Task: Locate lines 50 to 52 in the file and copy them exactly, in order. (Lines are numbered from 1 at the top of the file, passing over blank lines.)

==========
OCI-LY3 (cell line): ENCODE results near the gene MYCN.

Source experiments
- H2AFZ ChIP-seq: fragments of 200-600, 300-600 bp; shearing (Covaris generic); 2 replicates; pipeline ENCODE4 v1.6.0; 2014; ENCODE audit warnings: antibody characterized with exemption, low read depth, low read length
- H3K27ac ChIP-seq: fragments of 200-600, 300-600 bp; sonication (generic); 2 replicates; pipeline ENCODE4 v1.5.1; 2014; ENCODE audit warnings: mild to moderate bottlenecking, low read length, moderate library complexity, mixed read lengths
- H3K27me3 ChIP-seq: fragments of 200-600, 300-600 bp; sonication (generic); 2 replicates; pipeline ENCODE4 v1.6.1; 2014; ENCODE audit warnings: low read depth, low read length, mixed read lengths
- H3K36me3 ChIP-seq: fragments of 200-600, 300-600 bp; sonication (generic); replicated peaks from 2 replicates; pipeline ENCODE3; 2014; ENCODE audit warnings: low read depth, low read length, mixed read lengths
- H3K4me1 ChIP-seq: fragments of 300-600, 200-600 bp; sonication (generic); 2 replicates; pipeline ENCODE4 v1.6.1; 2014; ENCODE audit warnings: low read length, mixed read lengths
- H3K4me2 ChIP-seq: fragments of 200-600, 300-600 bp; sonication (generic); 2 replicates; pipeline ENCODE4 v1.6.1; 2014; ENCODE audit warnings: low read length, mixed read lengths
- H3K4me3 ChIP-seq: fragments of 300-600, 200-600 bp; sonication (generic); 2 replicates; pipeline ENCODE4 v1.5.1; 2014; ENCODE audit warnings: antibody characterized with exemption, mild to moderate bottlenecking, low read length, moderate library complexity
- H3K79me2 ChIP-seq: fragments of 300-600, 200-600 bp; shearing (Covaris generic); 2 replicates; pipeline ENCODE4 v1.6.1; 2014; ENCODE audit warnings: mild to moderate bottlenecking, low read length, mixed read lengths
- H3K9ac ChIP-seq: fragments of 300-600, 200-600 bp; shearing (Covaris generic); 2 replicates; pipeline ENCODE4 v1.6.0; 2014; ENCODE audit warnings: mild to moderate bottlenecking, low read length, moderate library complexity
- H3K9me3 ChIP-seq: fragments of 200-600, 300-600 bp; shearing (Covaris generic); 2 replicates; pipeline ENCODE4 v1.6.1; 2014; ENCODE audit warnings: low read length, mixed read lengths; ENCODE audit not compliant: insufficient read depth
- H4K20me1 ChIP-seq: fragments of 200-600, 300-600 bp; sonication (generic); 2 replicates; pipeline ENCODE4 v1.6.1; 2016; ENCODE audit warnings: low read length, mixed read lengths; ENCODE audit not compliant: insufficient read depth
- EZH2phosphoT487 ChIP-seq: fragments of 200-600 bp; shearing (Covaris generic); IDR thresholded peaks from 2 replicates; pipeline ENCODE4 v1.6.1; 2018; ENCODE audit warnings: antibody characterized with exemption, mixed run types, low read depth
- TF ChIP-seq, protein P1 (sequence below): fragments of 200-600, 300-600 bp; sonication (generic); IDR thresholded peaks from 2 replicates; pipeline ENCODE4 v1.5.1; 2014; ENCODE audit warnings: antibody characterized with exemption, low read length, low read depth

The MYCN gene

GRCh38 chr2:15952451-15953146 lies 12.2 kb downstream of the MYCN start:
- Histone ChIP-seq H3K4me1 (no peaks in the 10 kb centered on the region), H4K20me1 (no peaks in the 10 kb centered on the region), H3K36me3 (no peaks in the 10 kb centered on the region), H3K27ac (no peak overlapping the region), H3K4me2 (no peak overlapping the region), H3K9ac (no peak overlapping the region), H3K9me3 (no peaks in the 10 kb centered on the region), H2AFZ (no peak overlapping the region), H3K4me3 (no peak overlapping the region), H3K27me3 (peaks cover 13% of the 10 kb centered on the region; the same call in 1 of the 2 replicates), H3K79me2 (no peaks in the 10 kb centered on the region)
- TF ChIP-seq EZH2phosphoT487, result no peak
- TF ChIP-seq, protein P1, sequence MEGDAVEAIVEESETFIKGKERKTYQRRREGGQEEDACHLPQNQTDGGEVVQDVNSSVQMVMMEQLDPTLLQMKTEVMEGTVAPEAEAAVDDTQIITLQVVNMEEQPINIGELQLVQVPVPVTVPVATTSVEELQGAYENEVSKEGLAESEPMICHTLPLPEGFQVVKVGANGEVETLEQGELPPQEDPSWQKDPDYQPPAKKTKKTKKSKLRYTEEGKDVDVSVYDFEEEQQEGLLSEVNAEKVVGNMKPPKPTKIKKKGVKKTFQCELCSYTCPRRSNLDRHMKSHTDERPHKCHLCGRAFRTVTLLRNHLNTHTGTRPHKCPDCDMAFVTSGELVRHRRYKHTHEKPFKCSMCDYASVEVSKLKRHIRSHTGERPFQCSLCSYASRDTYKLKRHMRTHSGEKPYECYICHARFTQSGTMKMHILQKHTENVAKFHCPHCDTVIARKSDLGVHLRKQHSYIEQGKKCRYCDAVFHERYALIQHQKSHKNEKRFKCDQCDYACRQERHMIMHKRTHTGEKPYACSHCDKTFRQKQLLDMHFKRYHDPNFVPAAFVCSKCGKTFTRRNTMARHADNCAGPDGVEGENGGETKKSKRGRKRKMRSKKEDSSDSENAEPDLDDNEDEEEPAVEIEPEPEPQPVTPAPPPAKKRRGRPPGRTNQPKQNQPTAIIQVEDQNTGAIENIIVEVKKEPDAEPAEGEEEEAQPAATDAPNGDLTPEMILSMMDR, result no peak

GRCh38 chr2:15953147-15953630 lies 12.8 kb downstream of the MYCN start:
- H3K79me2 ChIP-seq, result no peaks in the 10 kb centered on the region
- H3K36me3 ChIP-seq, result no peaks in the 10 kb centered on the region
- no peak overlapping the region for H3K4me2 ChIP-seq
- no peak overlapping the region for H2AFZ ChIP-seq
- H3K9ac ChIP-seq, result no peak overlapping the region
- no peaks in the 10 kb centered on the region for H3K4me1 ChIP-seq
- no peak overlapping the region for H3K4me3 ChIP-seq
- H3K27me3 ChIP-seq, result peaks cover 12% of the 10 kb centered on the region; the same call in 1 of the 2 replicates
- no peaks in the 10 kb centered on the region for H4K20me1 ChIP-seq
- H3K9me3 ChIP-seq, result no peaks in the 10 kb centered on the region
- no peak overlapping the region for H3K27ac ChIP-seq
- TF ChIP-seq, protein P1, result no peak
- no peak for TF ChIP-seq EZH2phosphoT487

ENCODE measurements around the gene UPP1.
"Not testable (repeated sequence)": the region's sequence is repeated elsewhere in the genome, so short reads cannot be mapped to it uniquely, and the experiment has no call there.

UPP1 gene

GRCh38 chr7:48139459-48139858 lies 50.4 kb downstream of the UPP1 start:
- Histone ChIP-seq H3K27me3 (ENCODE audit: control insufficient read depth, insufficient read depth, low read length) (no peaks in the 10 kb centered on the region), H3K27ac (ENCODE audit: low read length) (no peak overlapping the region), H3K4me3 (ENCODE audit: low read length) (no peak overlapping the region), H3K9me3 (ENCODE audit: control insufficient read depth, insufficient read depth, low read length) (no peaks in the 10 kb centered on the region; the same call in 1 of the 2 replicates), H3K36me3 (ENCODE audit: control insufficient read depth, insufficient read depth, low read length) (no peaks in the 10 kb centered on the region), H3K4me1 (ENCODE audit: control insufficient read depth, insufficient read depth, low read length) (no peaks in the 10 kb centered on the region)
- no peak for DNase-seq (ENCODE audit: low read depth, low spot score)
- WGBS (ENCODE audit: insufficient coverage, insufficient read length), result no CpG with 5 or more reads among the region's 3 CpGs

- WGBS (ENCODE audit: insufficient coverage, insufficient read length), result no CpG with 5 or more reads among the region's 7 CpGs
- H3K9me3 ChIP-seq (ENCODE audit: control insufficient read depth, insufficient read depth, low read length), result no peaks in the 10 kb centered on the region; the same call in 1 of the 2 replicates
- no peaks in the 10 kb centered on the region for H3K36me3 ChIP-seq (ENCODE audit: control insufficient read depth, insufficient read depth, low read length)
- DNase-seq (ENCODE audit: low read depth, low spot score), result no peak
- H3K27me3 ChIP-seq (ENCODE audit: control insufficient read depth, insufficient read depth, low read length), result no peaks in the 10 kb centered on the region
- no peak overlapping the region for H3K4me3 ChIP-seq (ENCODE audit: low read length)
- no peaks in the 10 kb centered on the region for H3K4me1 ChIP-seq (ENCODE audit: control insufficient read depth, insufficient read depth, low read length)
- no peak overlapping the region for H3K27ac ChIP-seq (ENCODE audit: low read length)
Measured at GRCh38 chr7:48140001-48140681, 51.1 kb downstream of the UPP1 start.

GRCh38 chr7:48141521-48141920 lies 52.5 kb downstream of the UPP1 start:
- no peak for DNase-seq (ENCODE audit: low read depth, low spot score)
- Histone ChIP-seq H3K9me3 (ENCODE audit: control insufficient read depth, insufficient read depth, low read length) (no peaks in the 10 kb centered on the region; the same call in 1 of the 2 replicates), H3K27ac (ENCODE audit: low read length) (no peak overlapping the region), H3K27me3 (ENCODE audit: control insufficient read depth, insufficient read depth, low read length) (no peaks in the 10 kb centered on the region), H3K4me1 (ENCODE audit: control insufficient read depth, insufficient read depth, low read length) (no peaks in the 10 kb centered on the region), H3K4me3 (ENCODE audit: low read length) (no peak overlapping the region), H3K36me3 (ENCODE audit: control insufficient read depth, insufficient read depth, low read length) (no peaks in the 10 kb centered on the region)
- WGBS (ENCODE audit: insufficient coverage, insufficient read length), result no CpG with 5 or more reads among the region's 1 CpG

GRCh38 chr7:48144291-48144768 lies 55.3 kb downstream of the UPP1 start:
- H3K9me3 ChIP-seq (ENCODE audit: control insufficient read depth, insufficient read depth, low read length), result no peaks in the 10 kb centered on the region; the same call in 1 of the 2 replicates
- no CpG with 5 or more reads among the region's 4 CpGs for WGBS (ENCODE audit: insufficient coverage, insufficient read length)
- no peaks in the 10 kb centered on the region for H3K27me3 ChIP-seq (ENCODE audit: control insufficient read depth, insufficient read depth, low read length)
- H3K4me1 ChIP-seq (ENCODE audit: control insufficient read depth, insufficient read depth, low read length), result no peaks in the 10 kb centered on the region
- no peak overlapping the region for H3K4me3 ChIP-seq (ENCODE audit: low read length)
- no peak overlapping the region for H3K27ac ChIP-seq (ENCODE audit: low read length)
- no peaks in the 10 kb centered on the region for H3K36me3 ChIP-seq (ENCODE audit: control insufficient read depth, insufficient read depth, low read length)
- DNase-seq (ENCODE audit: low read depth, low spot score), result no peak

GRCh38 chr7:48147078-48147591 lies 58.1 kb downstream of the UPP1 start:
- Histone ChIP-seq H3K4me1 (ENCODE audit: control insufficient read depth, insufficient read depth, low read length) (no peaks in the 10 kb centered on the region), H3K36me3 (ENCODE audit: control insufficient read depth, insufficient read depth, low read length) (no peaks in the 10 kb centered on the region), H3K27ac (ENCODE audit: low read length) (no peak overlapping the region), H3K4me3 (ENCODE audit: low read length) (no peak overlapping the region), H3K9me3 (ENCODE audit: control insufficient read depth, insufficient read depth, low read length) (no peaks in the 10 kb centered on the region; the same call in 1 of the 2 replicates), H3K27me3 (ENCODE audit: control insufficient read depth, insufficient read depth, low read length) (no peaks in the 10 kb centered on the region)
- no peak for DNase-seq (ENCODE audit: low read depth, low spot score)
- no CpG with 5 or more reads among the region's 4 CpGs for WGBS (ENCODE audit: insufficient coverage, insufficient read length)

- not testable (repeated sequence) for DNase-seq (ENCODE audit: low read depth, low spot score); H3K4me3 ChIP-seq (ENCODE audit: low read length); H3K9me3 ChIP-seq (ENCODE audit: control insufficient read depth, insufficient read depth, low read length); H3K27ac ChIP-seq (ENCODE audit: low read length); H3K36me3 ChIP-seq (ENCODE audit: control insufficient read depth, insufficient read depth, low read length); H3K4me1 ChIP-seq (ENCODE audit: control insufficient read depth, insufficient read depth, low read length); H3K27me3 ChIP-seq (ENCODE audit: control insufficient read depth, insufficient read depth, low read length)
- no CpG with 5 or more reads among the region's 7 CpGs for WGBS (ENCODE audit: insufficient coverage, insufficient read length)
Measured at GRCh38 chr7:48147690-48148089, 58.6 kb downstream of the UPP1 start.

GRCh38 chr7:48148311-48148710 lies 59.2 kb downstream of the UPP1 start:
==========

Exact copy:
Measured at GRCh38 chr7:48140001-48140681, 51.1 kb downstream of the UPP1 start.

GRCh38 chr7:48141521-48141920 lies 52.5 kb downstream of the UPP1 start:
- no peak for DNase-seq (ENCODE audit: low read depth, low spot score)